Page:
Courtesy of Walt Disney Media
Courtesy of Walt Disney Media

Way back in 2001, Pixar’s “Monsters, Inc.” caught us by surprise with its breathtaking animation, original storyline and heart-wrenching appeal. Twelve years later, the next story in the “Monsters” timeline takes its audience to college with Mike (Billy Crystal) and Sulley (John Goodman) in “Monsters University.” I had a chance to participate in a conference call with director Dan Scanlon and producer Kori Rae, who discussed their audience, their experiences and their motivations for a prequel.

Q: How did the idea of a prequel for “Monsters Inc.” come about?

Dan: Well, early on we loved the characters of Mike and Sulley and we loved their relationship, and we always wanted to do something with them again. We kind of got together and talked about what that might be. And as I said before, we love their relationship. And that’s where we started thinking about how these guys met and learning a little bit more about that, which led naturally to the college idea, and we loved the idea of doing something in a university. And just the opportunity for sort of fun monster antics that could come out of that [laughter]. That led us to the story of Mike and the difficulty when you arrive at college thinking you’re the best of the best.  And then you come up against some pretty stiff competition. That was really the germ of the idea, and the idea behind doing something that took place before, rather than after.

Q: Why a university?  Did you hope to appeal to an older audience with this choice?

Dan: I think we just knew that we wanted the characters to be somewhat familiar adults. We wanted this to be a story about how they became friends, and so we wanted to make sure that we could just tell a more — well, say for example if we went back too far, and did Monsters Elementary, [laughter] we didn’t feel like that would be the Mike and Sulley that we remember and love.

Kori: I think we thought that it’s kind of a coming-of-age. That age between 18 and 22 is so crucial in all of our lives, whether you went to college or not. And so we just think, you know, that’s kind of where you first are out on your own. You just figure out who you are, who you want to be. You can reinvent yourself, all of that kind of stuff. That was also really appealing, kind of choosing that age group and that time that’s so important in all of our lives.

Q: Kori, how have your previous film experiences prepared you for the production of this film?

Kori: Ah, good question. I was associate producer on Monsters Inc. and just had such a great experience working with [Pete Docter] on that film.  When I heard that “Monsters University” was in the works, I knew that I wanted to work on it. You know, here we learn so much on every single film, but I think you learn something different from each one, because you’re working with different people and different directors. What I try to do is really to learn from all of the different people on every film, and pay attention to the small stuff so that I can use it later.  I used a ton of stuff on this film that I had learned on “The Incredibles,” in addition to “Monsters, Inc.” and even as far back as “A Bug’s Life,” when I managed the animation department.  So, it’s just all of that experience that rounded me out and gave me a good base to produce this one.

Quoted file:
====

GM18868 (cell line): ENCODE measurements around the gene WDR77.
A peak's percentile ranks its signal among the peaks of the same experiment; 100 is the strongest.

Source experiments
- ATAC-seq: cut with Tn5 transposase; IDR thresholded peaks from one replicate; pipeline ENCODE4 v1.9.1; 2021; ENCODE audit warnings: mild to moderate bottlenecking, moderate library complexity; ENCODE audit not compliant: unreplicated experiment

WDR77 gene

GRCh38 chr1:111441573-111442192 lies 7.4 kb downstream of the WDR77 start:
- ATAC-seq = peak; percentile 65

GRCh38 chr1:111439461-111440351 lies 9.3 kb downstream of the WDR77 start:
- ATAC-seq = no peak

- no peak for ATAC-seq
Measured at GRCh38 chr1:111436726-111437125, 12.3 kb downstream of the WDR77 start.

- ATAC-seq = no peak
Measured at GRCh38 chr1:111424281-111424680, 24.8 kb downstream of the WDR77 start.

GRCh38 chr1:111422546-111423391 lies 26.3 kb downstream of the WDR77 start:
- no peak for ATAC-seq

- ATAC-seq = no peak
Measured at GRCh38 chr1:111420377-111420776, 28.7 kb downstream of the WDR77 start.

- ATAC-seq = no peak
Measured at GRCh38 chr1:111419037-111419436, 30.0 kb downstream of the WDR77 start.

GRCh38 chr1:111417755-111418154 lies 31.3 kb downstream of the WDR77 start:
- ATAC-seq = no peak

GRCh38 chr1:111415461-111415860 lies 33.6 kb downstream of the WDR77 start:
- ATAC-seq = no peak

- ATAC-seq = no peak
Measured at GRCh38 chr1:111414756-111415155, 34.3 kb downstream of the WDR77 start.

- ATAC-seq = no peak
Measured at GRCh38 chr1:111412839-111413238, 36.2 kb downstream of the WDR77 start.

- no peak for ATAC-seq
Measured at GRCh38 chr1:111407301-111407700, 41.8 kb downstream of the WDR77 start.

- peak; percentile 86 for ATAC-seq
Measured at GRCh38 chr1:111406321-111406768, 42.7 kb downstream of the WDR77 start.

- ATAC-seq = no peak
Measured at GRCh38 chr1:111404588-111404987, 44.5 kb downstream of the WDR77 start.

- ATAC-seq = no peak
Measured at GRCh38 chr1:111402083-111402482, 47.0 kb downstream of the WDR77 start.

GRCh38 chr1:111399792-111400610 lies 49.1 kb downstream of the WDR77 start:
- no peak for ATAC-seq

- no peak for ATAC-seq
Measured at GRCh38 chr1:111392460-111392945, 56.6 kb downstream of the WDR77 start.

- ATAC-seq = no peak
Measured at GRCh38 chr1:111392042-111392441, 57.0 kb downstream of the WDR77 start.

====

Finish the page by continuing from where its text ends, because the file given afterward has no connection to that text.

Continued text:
Q: How did you go about presenting a realistic relatable view of college while staying family friendly?

Dan: What are you talking about? [laughter] What’s going on in college? Yeah, we had to be careful about it. The good thing is we were able to get a lot of wild fun behavior that still reads as sort of fun party college, but is probably no different than the wild crazy stuff that goes on in an eight-year-old birthday party with knocking over tables and [laughter] eating too much food and smashing things and screaming. It was a challenge, but luckily they’re monsters so they can do pretty well.

Kori: Yeah, right.

Q: What were some inspirations for the personalities and looks of other characters in the film?

Dan: Yeah, I think we wanted to make sure that since we were doing a university movie that we had sort of the great university archetypes and characters that felt like people that we went to school with,  or certainly reminded us of people we went to school with.  We have new characters in the film called that are part of a fraternity called the Oozma Kappa fraternity. And they’re kind of a less popular fraternity of scarers that didn’t quite –– they were kind of scare rejects, if you will. They didn’t get into the scaring program.  And we have a character, Scott Squishy Squibbles, who is kinda your classic 18-year-old college student that hasn’t decided what they want to be. They show up at school, unaware of what exactly they want to become and then they’re sort of a ball of clay waiting to be molded and then in his case, he’s literally a mushy tiny ball of amorphous clay. And we have a character, Art, who we always think of as sort of just that weird guy at college that you don’t know anything about, who’s sort of mysterious and you don’t know anything about his family or where he comes from. We’ve had a lot of fun with him just because we don’t know much about him.

Kori: Right. Right.

Dan: But yeah, those are some of the new characters.

Q: What was your favorite part of directing or producing, thus far along the production process, on this movie?

Dan: As I’m concerned my favorite part was probably just getting to sit in this seat and really see what everyone does at Pixar. I came from the Story Department and we are usually involved in the movie for the most part at the beginning throughout most of the movie.  But we don’t usually get to stay on to the end and watch the animation and the lighting, and being a director, I got the rare opportunity to see everything –– to see what everyone does, and to see what everyone does to contribute to the film and make the film better.  It was pretty amazing.  It was a lot of people I’ve worked with for years and eaten lunch with, but [laughter] really had no idea what they did [laughter] and I’d be in a meeting with them and think, oh wow.  You’re a genius, [laughter] like you’re the best person who does this, so it was just a really rare and amazing opportunity to be in kind of the driver’s seat of this particular vehicle. [laughter]